There is a growing weariness and frustration among South Africans as the COVID-19 pandemic and the government’s response enter a fifth month. Jennifer Morris comments that the authorities must be held accountable for their decisions and actions, but recognises that they are facing an unprecedented crisis and do not have all the answers.
The facepalm has to be my favourite emoji at the moment. It conveys just the right amount of incredulity and weary frustration needed to sum up my daily trawl through South African news sites. 🤦♀️
Current crisis-related adjectives are distressingly dreary. We’re all frustrated, bored, worried, anxious, angry, broke and bothered to some degree or another. In conversations, I’ve become increasingly aware of the COVID-malaise that infects us all: a dull, nagging sense of unease that colours everything we see, do and talk about and rising frustration with the way we are now.
Opinion pieces on the South African government’s response to the COVID-19 crisis could easily paper a city. Twice. In the face of what feels like one the harshest lockdowns in the world and an ever-more arbitrary set of haphazardly-enforced rules and regulations to abide by, it’s no wonder that South Africans have the collective grumbles at the moment. Unabashed as we are about breaking into print to express ourselves, our news media is awash with articles and editorials reflecting the ideas, feelings and thoughts of every possible South African demographic. Opinions, it seems, are like goody-bags at an Oprah show. Everybody gets to have one.
The themes have become familiar, the dialogue dull and unvarying. The masks are either a symbol of fascist control or proof that the wearer is a moral human being. The opening of schools is either a cynical attack on children and teachers or essential to restarting the economy. The alcohol ban is either a brilliant ploy to ease pressure on hospitals or the latest sign that we’re living in a police state. On and on, ad nauseum.
In the middle of it, The South African Government seems adrift and at the mercy of various lobbies and private interests. Much of the goodwill initially extended to President Cyril Ramaphosa and the National Coronavirus Command Council has been lost and, with it, any feelings of unity that we may have felt facing a common foe. Doubt and uncertainty about the future, combined with a growing sense of unease about the potential outcome of several recent government decisions, has divided South Africans into two camps:
- Those who feel that the lockdown regulations are necessary to prevent the spread of the disease, regardless of the cost to the economy.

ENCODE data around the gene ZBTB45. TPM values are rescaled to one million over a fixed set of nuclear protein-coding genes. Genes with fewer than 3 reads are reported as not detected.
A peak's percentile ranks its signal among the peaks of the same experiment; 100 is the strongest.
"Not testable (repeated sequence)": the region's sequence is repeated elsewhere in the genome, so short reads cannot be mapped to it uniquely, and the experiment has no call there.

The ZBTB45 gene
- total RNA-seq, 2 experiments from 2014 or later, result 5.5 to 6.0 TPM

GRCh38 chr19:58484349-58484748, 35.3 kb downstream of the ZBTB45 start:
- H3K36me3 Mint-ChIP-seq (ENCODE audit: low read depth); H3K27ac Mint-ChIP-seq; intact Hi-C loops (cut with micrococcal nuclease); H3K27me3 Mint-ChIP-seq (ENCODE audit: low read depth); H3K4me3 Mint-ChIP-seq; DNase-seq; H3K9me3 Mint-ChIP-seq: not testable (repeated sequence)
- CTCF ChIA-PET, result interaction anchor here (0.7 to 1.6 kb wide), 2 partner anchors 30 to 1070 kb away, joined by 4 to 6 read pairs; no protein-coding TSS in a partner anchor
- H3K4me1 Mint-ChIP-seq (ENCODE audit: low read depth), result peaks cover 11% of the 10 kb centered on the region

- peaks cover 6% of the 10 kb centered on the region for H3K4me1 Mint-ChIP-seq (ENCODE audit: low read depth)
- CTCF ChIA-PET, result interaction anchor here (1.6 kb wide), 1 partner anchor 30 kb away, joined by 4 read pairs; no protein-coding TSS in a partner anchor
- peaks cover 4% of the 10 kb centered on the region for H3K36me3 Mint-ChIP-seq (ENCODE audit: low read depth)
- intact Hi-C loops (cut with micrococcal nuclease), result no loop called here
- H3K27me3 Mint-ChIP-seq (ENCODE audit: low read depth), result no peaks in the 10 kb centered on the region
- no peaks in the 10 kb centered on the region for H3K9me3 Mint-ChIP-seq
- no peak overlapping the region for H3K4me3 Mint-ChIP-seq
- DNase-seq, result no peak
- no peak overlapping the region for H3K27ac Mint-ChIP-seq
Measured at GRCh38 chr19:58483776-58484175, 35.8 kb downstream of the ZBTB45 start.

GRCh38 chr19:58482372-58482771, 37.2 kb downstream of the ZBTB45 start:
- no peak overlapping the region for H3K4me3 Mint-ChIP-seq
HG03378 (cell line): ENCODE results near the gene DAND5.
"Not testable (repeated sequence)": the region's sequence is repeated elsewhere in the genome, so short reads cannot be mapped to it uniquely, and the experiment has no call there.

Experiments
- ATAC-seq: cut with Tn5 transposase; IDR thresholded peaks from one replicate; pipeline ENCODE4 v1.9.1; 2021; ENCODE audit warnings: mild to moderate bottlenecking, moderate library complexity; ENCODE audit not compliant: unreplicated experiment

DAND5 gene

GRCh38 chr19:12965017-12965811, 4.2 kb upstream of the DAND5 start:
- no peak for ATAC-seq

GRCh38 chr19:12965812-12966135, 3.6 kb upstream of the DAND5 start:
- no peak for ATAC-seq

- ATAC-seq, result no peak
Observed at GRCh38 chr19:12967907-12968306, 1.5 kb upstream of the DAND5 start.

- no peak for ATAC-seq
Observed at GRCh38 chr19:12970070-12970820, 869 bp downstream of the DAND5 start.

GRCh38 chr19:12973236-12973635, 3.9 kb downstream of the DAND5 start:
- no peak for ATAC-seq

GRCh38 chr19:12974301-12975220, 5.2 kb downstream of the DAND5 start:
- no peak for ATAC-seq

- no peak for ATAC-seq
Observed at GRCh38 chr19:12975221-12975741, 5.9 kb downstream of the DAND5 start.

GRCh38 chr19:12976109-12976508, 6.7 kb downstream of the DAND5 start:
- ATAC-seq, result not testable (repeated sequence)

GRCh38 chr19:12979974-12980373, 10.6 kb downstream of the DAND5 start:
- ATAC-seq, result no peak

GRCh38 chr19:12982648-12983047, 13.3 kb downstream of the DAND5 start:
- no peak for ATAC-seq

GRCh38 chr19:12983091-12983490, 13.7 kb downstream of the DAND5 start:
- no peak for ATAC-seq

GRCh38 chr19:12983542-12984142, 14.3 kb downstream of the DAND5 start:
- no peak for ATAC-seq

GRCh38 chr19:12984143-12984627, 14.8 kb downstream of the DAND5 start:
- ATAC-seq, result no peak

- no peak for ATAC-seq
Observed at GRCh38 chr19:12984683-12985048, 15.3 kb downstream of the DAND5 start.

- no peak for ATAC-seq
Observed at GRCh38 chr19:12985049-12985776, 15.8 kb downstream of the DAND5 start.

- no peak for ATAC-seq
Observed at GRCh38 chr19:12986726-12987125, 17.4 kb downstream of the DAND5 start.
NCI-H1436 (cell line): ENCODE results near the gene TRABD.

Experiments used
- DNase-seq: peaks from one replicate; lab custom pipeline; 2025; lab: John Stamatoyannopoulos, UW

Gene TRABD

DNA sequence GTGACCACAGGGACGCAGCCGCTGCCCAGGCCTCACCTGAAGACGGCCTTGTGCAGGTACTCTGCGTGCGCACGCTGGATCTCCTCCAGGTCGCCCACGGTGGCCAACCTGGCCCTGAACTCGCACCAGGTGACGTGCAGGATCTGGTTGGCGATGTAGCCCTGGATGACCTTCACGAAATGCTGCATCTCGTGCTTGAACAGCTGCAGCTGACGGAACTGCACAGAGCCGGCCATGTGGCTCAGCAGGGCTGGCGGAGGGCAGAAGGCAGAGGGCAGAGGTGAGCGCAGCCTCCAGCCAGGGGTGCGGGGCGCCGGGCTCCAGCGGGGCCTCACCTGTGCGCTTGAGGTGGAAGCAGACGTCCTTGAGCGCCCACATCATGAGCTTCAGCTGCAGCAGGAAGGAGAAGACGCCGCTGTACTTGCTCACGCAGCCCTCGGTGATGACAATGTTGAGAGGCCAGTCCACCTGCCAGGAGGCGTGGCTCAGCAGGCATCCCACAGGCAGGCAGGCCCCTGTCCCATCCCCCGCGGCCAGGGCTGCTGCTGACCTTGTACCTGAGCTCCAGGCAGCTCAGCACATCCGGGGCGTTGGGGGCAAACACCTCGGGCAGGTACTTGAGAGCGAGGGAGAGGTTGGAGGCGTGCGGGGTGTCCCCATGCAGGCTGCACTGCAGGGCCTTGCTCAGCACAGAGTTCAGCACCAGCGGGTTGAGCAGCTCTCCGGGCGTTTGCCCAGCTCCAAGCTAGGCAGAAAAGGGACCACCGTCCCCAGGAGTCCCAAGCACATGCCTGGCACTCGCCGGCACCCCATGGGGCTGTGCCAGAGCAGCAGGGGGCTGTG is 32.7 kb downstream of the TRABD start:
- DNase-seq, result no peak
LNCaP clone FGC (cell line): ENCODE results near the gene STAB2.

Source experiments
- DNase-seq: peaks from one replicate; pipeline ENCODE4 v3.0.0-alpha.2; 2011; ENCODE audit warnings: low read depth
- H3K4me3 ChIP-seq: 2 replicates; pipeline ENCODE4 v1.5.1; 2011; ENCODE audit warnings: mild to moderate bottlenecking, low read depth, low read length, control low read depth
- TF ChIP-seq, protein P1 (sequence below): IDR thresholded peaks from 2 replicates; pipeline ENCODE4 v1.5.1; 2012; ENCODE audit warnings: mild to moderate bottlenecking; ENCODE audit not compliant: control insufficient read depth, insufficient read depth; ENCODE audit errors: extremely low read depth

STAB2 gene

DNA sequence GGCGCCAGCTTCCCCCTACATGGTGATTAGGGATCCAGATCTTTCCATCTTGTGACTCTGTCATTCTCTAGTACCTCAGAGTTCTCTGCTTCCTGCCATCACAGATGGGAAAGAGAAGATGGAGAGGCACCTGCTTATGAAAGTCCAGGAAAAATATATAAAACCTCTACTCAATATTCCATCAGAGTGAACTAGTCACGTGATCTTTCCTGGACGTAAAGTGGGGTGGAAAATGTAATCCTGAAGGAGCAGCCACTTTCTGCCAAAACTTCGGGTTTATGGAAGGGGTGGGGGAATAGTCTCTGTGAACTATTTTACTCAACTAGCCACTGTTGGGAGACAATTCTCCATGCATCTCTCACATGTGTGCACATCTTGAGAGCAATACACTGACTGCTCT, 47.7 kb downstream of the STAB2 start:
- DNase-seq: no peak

- Those who feel that the closure of our economy will ultimately result in far more hardship than the virus and advocate for the immediate reopening of everything, regardless of the risk to human life.
Therein lies the heart of my frustration. We have become a society obsessed with binary arguments that gives rise to an ‘if you’re not for this, you’re against it’ school of thought. As the pandemic progresses, we have mired ourselves in the minutia of the debate. Our public discourse on the subject has become increasingly polarised and vitriolic, rather than enlightened or contemplative.
Like children denied, South Africans are stubbornly insistent on an impossible outcome, namely that we come through the pandemic completely unscathed. With no jobs lost, no economic fallout and no people dead. Anything less is unacceptable and, more worryingly, a reason to apportion blame.
Equally, we’re obsessed with blame.
I’ve never felt sorry for a politician in my life, but one has to spare a thought for the poor incumbents now. There’s no blueprint, no map, no pre-existing protocol to guide the leaders of the world in how to handle a pandemic on this scale. What information they do have is disputed the minute it’s disseminated, and continuously changes as we learn more. Experts argue and contradict each other. Public opinion wars with professional advice and usually wins based on volume alone. Private interest groups claw at each other for a foothold, money goes missing, and people prove fallible, again and again.
Against this backdrop, is it any wonder that the governments of the world appear to be winging it? Aren’t we all?
However history eventually judges Minister Nkosazana Dlamini-Zuma for her handling of the COVID-19 emergency in South Africa, we’d do well to heed her words here and now:
“We must all work together to protect one another. No one is safe until we are all safe. We must approach this pandemic as the president once mentioned, it’s like being at war with an invisible enemy. We are the ones moving it around. We see the results of this virus across the world.”
The factors at play in South Africa’s COVID-19 response include some very thorny social, political and philosophical questions. We’ll be dealing with the fallout of the virus, in terms of what it has exposed about our political, legal, social and economic systems, for a long time to come. We’ll be overusing the words ‘unprecedented’ and ‘world-changing’ for even longer. In the meantime, is it too much to ask that we stop over-simplifying the issues by viewing them exclusively through our limited worldview and demographic and apply a modicum of critical thought to our largely uneducated, uninformed published offerings?
The world is at war. In wars, unity is strength. We need to embrace the uncertainty of the times, manage our expectations, surrender ourselves to not knowing the future for a bit and help each other as best we can while the world’s scientists and health experts try to figure this thing out. That would certainly be a far better use of our time than writing endless opinion pieces about how unfair it all is. A lot less boring, too.